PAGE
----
by Sara Namias
"Take a look at the elephant in the photo above. His name is Igor (as named at birth by Cynthia Moss of Amboseli Elephant Research). For fifty years, he wandered the plains and woodlands in East Africa, so relaxed that in 2007he allowed me to get this close to take his portrait, 'Elephant Drinking, Amboselli, 2007'. Two years later, in October 2009, he was killed by poached for his ivory. In the Amboselli region of East Africa -an extraordinary two million acre ecosystem in the shadows of Mount Kilimandjaro, straddling Kenya Tanzania-Igor was just one of many elephant killed in the last fez years by poachers. Since 2008, there has been a massively increased demand for ivory from China and Far East. Ivory prices have soared from $200 a pound in 2004 to more than $2,000 a pound today. Some experts estimate that as many as 35,000 elephant a year are being slaughtered, 10% of Africa's elephant population each year alone. And the killing isn't limited to just elephants. Lions, tigers, giraffes and zebras are being killed, some for their hides, others for their meat and, in particular, powdered rhino horn which is now more expensive than gold. No longer able to watch the destruction of this extraordinary ecosystem and its animals, I established Big Life Foundation in September 2010 with Igor as its unfortunate poster child.
More than 120 rangers were hired to defend the most critical areas of the region, 14 outposts were built and 13 vehicles with state-of -the-art-night-vision equipment were purchased. Thanks to this new level of coordinated protection, as of August 2011 many poachers-including some of the worst-have been arrested. Africa is Africa because of the animals there and the poachers are stealing them. If things don't change, within the next twenty years, the only way we will see lions, elephants and tigers is through a zoom lens.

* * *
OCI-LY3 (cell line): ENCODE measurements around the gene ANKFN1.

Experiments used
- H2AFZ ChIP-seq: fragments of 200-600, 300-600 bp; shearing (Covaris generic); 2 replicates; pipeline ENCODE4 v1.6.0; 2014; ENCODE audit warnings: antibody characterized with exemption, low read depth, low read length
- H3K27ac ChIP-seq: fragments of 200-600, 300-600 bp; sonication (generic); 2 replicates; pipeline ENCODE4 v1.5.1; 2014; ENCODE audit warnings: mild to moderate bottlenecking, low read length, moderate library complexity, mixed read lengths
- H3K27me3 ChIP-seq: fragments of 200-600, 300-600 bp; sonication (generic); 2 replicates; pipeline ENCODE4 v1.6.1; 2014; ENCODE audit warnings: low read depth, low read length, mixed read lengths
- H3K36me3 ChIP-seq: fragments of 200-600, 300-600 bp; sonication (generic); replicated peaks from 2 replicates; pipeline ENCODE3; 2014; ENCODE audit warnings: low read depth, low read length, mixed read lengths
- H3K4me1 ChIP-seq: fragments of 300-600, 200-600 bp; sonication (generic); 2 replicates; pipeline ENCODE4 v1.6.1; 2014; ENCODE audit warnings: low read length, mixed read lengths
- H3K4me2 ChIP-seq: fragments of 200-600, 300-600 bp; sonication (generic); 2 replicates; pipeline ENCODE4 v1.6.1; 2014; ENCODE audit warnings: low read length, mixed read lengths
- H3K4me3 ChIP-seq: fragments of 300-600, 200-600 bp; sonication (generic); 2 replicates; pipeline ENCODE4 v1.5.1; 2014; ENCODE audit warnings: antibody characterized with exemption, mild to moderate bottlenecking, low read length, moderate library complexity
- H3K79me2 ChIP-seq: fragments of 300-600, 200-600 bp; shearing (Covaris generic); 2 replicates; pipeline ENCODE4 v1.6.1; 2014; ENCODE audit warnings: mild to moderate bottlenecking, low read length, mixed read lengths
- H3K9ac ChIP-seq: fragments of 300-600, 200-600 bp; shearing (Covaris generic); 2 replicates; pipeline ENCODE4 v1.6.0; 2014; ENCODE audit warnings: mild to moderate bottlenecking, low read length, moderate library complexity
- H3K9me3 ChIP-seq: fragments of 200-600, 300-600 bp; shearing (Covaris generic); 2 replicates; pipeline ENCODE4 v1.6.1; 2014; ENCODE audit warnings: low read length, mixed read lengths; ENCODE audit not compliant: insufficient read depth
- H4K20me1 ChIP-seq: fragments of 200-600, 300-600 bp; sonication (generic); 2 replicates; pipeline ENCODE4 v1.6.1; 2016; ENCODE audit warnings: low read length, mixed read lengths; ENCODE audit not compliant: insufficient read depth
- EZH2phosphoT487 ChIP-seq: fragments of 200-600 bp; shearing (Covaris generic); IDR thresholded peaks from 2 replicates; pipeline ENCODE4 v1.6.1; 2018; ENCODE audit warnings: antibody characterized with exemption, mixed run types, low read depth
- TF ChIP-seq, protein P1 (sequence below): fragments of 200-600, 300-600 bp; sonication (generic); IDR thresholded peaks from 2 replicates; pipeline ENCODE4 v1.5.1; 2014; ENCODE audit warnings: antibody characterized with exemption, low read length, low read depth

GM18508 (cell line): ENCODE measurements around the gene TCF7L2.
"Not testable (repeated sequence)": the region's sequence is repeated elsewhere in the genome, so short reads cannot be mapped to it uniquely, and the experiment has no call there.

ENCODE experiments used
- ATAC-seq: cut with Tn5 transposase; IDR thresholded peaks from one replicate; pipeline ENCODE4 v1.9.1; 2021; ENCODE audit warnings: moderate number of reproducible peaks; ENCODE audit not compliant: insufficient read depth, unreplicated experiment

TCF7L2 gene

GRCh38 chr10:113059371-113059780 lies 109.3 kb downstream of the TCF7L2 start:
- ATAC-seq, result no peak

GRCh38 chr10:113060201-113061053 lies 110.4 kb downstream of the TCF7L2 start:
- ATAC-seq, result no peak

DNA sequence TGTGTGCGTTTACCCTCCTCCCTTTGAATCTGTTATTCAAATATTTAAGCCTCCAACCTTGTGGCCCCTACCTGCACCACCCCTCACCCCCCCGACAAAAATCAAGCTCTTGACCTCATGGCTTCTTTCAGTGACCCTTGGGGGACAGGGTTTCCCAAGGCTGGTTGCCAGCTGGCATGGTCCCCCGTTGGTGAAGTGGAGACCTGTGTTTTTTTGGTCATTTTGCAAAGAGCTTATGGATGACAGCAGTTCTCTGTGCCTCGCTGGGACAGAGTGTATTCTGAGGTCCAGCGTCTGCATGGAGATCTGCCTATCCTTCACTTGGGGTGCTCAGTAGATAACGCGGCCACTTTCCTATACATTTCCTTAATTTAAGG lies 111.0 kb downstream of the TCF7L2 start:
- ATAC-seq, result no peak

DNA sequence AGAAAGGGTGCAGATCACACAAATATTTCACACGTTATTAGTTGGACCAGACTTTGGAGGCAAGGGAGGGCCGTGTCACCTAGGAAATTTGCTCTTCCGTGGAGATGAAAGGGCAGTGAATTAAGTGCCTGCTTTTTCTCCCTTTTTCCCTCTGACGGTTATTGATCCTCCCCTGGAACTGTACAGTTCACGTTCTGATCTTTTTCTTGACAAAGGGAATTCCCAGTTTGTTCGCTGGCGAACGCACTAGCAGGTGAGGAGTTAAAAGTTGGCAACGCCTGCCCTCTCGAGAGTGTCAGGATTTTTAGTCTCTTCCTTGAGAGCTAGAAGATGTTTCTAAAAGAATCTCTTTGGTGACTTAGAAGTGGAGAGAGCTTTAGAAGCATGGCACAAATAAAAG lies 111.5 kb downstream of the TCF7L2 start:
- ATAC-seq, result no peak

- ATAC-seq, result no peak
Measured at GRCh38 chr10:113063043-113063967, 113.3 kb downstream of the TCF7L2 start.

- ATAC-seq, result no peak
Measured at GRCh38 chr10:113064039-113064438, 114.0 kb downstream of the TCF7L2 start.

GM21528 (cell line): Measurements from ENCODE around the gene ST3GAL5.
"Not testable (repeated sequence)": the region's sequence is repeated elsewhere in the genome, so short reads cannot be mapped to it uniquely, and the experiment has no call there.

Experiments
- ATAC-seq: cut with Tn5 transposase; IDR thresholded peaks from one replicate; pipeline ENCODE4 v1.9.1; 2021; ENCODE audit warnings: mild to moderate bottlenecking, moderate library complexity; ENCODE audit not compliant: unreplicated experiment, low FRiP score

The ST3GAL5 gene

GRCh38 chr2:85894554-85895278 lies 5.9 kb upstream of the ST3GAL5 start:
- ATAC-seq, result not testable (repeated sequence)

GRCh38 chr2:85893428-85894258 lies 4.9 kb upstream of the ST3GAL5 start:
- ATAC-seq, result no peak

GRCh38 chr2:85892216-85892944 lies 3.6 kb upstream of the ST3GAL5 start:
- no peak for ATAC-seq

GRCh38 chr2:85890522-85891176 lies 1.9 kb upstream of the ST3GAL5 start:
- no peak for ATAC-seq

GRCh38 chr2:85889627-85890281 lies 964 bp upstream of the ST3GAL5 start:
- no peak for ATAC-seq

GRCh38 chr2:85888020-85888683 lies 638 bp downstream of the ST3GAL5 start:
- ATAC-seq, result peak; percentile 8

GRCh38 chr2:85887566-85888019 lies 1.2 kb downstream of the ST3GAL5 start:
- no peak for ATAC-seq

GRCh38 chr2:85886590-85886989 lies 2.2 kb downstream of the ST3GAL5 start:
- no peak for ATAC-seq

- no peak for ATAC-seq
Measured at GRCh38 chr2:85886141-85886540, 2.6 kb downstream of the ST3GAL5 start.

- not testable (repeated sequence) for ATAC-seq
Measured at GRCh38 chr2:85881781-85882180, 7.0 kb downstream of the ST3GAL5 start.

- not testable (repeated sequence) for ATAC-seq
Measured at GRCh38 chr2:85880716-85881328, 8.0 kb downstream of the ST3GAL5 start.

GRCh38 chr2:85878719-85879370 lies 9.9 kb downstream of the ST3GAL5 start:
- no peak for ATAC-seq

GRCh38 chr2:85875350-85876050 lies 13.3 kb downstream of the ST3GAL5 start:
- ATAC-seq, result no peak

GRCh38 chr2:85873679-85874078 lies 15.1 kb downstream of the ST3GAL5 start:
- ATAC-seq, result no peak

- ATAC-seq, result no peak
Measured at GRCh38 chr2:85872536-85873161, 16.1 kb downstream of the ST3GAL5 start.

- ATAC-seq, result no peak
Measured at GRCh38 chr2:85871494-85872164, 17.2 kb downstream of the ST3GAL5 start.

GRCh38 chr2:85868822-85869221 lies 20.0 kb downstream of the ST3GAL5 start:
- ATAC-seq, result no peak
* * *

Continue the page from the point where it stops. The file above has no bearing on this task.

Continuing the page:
Where I photograph, in Kenya and Tanzania, since the first time I went to today, I have seen things happen even worst pessimist could not imagined. When in 1995 I first drove the main road from Nairobi to Arusha, I saw giraffes, zebras, gazelles, impalas, and wildebeest living in a completely open areas. Now, on the same drive, 17 years later, you won't see a single wild animal the entire four-hour drive".
Surprisingly, it was animals and nature that first captured Nick Brandt's heart, not photography. This great photographer from London took up photography as the perfect media for him to best express his feelings. His major works exhibit his tremendous experience with African continent and its inhabitants and, above all, a special sensibility, love, respect and admiration for these marvelous creatures. Photographing with skill and discretion and without telephoto lens, chimpanzees, monkeys, zebras and giraffes have let him into their world and have allowed him to get close. With them, each time Nick Brandt has created such a close feeling that he has succeeded in revealing their personalities, like a parent photographing his own child. This is why his photographs are so incredible.
For example, the one of the lion before the storm: just looking at it we seem to feel the same breeze that ruffles its mane. Nick Brandt's photographs are also magical because of emotionally moving and timeless atmosphere created thanks to the black-and-white (or sometimes sepia) he has chosen use from his very first works. Extremely attuned to aesthetics, this choose was dictated by his desire to concentrate on the light, shade and form which allowed him to obtain a depth of field that envelops viewers and draws them, magnetically, into the scene.
Years ago, in an interview published in Zoom, he stated that "my photographs only show the idyllic aspect of Africa". In the last volume of his trilogy that will be released in September 2013, Nick Brandt shows us a darker view of the disappearance of this natural paradise called East Africa.